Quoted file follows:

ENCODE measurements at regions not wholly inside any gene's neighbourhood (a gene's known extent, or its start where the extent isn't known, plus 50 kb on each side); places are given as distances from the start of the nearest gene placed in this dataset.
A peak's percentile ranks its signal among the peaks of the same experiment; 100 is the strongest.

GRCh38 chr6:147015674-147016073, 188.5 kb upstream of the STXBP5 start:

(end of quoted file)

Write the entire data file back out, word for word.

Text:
ENCODE measurements at regions not wholly inside any gene's neighbourhood (a gene's known extent, or its start where the extent isn't known, plus 50 kb on each side); places are given as distances from the start of the nearest gene placed in this dataset.
A peak's percentile ranks its signal among the peaks of the same experiment; 100 is the strongest.

GRCh38 chr6:147015674-147016073, 188.5 kb upstream of the STXBP5 start: